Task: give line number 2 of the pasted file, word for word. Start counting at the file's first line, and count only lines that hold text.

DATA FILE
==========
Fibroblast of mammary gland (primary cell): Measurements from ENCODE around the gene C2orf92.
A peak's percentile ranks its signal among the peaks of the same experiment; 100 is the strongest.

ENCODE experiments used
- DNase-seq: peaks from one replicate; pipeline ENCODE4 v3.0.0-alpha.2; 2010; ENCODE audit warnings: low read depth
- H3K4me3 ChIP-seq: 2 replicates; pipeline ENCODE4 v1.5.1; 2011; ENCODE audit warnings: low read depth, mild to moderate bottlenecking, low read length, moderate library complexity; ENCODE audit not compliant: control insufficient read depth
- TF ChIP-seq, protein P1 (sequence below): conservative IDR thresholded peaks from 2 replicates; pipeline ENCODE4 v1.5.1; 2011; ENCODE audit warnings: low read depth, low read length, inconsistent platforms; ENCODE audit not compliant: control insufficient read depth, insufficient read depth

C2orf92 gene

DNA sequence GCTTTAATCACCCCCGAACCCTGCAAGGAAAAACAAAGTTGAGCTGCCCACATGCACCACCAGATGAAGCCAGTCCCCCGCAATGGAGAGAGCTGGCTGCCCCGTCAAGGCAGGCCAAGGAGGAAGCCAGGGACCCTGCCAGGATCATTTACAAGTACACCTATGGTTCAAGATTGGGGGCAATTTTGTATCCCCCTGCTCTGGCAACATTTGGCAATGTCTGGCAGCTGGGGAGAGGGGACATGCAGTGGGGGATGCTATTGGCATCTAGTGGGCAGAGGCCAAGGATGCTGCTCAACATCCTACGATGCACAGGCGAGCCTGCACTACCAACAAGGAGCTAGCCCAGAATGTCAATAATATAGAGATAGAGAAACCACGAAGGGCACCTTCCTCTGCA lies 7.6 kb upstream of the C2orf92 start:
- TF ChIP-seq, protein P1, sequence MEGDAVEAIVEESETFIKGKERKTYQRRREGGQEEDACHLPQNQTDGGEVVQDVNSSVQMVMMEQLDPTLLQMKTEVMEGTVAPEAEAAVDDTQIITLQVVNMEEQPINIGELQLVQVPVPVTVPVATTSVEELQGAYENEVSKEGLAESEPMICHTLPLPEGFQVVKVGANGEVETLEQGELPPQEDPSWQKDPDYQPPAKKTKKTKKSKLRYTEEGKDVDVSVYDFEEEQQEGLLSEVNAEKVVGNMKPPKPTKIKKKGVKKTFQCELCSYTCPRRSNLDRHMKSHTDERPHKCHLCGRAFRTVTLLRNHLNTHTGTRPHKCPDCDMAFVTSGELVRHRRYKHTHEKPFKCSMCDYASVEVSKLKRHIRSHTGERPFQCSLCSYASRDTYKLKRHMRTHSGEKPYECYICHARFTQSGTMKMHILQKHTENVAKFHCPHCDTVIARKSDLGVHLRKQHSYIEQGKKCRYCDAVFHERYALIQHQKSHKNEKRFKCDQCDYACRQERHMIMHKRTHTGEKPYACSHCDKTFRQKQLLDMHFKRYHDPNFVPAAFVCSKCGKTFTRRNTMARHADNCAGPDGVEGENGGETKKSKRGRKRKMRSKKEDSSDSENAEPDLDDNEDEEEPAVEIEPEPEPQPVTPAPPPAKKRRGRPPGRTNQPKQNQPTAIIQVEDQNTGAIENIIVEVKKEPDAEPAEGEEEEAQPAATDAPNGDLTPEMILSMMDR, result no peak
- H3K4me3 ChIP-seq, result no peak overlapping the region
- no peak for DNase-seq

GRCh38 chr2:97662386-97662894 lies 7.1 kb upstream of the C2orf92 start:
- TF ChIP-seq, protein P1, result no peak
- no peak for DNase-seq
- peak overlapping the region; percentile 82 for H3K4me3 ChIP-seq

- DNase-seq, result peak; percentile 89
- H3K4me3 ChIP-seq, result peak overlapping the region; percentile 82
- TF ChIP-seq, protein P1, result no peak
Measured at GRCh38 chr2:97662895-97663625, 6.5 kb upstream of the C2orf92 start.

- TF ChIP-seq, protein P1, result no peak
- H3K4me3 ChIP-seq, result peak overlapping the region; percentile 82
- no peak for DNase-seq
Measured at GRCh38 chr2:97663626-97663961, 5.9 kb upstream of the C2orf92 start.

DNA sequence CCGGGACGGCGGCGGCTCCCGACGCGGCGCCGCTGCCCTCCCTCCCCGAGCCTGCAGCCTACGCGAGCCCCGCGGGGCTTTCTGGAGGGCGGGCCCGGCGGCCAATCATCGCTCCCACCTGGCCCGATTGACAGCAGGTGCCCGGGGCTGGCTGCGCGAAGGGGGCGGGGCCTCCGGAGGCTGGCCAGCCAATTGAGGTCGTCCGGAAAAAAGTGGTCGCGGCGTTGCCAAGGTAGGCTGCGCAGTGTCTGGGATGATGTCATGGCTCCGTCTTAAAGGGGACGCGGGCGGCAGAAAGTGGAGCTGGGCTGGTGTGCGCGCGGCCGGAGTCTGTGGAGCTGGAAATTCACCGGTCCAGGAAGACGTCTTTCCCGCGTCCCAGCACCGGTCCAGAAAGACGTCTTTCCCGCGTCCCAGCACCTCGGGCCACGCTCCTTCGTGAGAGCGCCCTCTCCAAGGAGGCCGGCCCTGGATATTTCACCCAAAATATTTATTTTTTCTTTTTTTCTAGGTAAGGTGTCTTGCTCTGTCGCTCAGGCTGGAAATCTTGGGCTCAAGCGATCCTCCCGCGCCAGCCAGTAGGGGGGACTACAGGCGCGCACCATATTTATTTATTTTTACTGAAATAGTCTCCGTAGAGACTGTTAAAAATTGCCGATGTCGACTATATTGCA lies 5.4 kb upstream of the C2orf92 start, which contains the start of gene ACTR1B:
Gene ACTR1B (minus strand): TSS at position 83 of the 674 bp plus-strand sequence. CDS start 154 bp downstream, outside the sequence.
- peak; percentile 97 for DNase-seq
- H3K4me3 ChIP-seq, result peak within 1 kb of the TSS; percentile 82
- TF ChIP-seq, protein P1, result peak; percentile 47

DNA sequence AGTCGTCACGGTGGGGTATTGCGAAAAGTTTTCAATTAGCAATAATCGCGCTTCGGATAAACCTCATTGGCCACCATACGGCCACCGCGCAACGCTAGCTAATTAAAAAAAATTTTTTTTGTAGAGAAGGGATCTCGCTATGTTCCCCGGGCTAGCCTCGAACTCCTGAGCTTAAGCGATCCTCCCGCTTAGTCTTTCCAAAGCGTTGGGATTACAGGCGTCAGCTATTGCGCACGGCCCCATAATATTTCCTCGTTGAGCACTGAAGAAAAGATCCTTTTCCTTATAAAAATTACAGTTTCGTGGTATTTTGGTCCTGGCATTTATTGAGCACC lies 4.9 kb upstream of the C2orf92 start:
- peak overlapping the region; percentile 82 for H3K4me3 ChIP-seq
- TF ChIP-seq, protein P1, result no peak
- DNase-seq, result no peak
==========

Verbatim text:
A peak's percentile ranks its signal among the peaks of the same experiment; 100 is the strongest.